🧠 Explainer: Maternal Health

What you need to know

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What is maternal health?

The term maternal health itself is pretty self-explanatory: the health of women during pregnancy, childbirth, and the postnatal period.

This is obviously important to the survival of the human species, especially since we’re notoriously bad at giving birth (thanks, bipedalism and big brains).

But it’s also important because even if you aren’t a woman, or have never been pregnant, you definitely know at least one person who has (hi, Mom), and despite being something that affects everyone, women’s health in general is vastly under-researched and the outcomes for maternal health (such as maternal mortality rates) in the US are not great.


Maternal mortality

Maternal mortality rates are calculated if a mother dies at any time during pregnancy or in the 42 days after giving birth — but experts suggest that problems can arise up to a year after childbirth and that about 30% of pregnancy-related deaths happen from 43 to 365 days after delivery.

While maternal mortality rates in low-income countries are much worse, the US is an outlier among wealthy nations.

Rates nearly doubled in the US between 1999 and 2019.

In 2020, the average maternal mortality rate in high-income countries was 12 deaths per 100,000 live births, but in the US it was nearly 24 and the CDC says that maternal mortality continued to rise from 2019 to 2021, jumping to 32.9 deaths per 100,000 live births in 2021.

The CDC finding was challenged in March 2024 by a new study suggesting that the CDC overcounted. Determining maternal mortality rates is tricky for myriad reasons, the first being that cause-of-death records are prone to error, and also because of how pregnancy may interact with pre-existing health conditions.

The CDC has gone back and forth in its counting methods over the past few decades, first overcorrecting for undercounting by adding a checkbox asking if a woman was pregnant on cause of death reports (which led to false positives), and then removing the checkbox for older women and requiring verification.

In response to the contradictory study, the CDC says that the alternative methods result in an undercount, something the authors themselves agree to in their paper, so the rate is likely somewhere in between the CDC and the new study’s estimate (and remember, mortality rates don’t count deaths past 42 days).

Regardless, when an estimated 84% of maternal deaths are preventable, the rate is absolutely too high however you count it.

What is Black maternal health?

One thing that is clear in both studies is that Black women die due to pregnancy-related complications at way higher rates than white women (69.9 deaths per 100,000 live births in 2021, which is an outrageous disparity).

Black women face a much higher risk of maternal death due to systemic racism, and overt and implicit bias from healthcare providers, as well as the combined impacts of several structural and social determinants of health.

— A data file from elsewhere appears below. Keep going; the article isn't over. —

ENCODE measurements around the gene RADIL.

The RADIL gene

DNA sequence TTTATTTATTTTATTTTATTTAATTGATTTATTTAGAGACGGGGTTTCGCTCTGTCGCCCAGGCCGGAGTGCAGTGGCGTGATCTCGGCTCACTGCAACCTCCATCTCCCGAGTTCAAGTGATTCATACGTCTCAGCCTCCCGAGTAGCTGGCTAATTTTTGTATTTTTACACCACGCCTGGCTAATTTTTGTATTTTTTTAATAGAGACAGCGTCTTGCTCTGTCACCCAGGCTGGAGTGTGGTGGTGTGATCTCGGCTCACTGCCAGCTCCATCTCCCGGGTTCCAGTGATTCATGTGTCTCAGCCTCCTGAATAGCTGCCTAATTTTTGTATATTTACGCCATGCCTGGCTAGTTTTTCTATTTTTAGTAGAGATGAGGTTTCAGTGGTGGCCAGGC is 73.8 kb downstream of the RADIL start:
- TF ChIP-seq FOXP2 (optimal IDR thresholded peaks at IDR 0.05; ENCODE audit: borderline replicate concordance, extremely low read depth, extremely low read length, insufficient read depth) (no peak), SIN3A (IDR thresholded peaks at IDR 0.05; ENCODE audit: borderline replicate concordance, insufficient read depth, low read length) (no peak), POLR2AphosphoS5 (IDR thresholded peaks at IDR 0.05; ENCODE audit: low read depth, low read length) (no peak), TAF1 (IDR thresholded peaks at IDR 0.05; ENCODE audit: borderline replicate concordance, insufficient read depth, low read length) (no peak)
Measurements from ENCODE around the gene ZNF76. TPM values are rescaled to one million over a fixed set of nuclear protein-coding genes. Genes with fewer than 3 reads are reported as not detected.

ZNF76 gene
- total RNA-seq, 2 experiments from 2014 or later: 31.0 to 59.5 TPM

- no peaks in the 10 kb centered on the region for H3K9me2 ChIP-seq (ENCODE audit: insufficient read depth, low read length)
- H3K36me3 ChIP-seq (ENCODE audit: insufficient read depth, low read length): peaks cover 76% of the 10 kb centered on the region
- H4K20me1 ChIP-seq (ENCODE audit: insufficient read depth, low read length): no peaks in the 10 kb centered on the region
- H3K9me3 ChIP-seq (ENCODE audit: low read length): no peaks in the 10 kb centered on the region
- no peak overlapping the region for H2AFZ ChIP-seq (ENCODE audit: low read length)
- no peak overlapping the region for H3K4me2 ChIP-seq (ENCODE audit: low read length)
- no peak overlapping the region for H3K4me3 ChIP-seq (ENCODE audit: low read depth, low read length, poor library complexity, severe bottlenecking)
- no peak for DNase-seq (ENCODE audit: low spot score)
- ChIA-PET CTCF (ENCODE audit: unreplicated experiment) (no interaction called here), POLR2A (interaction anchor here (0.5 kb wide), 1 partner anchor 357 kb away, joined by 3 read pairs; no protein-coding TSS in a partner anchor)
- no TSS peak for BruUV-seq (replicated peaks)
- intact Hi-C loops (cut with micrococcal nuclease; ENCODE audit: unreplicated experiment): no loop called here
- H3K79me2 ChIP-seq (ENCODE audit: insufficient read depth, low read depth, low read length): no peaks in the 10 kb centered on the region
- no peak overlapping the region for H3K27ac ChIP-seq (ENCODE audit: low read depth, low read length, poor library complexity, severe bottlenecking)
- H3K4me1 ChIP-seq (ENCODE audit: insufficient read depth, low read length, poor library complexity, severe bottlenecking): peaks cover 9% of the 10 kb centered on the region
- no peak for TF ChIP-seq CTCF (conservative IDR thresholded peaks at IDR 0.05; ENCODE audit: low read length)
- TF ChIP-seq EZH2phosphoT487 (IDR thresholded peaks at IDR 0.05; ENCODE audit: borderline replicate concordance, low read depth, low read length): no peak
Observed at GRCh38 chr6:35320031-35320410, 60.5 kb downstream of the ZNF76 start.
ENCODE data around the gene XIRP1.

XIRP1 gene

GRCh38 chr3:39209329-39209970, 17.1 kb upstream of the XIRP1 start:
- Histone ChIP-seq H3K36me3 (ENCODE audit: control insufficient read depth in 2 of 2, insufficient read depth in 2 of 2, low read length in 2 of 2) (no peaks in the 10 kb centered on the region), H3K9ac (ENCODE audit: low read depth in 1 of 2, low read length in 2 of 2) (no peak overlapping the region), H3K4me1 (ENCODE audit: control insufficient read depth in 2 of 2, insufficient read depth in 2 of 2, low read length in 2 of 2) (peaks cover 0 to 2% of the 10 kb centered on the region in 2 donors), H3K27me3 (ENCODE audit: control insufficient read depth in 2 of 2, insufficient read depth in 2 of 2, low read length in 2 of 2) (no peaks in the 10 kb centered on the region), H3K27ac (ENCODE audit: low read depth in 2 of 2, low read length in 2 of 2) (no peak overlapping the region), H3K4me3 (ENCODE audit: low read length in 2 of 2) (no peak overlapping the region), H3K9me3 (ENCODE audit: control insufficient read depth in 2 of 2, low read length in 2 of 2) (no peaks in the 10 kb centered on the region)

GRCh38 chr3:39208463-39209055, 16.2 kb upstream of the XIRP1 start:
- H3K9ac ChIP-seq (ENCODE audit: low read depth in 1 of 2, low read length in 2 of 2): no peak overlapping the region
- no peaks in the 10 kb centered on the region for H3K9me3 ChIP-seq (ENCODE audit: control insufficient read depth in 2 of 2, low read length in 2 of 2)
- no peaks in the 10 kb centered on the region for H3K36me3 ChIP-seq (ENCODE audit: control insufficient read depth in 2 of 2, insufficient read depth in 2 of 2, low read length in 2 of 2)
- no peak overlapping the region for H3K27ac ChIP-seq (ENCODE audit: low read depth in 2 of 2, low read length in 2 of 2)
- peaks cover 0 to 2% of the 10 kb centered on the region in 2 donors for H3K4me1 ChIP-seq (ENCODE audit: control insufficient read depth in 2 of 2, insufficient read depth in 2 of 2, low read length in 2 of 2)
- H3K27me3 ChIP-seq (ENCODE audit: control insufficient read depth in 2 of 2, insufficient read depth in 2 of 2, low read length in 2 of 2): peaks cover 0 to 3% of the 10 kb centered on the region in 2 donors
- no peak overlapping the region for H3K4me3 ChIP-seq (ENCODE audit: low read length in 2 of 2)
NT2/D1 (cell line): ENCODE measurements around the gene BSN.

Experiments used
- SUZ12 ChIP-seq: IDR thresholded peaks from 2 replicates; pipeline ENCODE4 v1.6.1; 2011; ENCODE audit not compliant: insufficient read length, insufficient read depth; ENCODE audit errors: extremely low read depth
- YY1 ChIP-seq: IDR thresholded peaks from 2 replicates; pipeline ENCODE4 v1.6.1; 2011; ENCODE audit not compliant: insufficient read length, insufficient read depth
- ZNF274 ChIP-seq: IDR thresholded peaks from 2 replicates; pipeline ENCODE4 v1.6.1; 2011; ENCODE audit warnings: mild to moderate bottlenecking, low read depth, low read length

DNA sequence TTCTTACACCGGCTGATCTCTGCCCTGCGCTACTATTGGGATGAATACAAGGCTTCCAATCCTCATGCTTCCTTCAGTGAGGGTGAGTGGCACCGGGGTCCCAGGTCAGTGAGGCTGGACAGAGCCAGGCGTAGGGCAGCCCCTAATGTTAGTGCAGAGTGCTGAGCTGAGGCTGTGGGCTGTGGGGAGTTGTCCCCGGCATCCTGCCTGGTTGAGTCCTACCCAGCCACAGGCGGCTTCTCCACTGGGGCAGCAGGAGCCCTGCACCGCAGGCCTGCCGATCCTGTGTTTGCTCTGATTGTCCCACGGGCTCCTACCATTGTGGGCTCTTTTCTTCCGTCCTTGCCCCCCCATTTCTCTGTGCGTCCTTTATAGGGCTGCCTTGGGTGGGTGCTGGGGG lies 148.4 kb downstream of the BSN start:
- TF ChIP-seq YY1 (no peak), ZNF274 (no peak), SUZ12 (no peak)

Black Maternal Health Week takes place between April 11-17th every year to bring awareness to the issue.

At the policy level, Representatives Lauren Underwood and Alma Adams have developed the Black Maternal Health Momnibus Act (learn more about that in our conversation with Representative Underwood) to address disparities in Black maternal health outcomes in the US.

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What causes maternal mortality?

Maternal mortality is often caused by heart disease, stroke, cardiomyopathy (weakened heart muscles), and hypertension leading to preeclampsia (which results in high blood pressure, among other things).

Risk is determined per pregnancy, but the lifetime risk to a woman is also considered, and that also depends on the number of children she already has.

Mental health is also considered a leading cause of death. Rates of suicide and homicide during pregnancy and postpartum are large contributors to maternal mortality.

This could be mitigated if we gave new parents a modicum of support in the months leading up to and after having a child (see the below chart re: maternity leave as one example).

Maternity leave chart


A contributing factor to rising rates could be because women in the US are having babies later in life, and risks increase with age (stats for women over 40 are 138.5 deaths per 100,000 births).

Reproductive justice is also integral to maternal health. The overturning of Roe v. Wade in 2022 certainly isn’t improving things for women. In fact, maternal mortality rates are higher in states with restrictive abortion legislation (shocking to no one and infuriating to everyone).

What you can do

In addition to providing healthcare providers with training on implicit bias, and actually listening to women, what a crazy idea, better data on the problem and the conditions that cause it is needed.

But support for mothers and families is essential.

The following organizations working to improve maternal health outcomes:

Support them.

🎧️ Go Deeper On The Pod

  • Listen to our conversation with Representative Lauren Underwood about the Momnibus Act

  • Listen to our conversation with Simmone Taitt about her company Poppy Seed Health, an app that connects women with nurses and doulas to help them through every phase of pregnancy.

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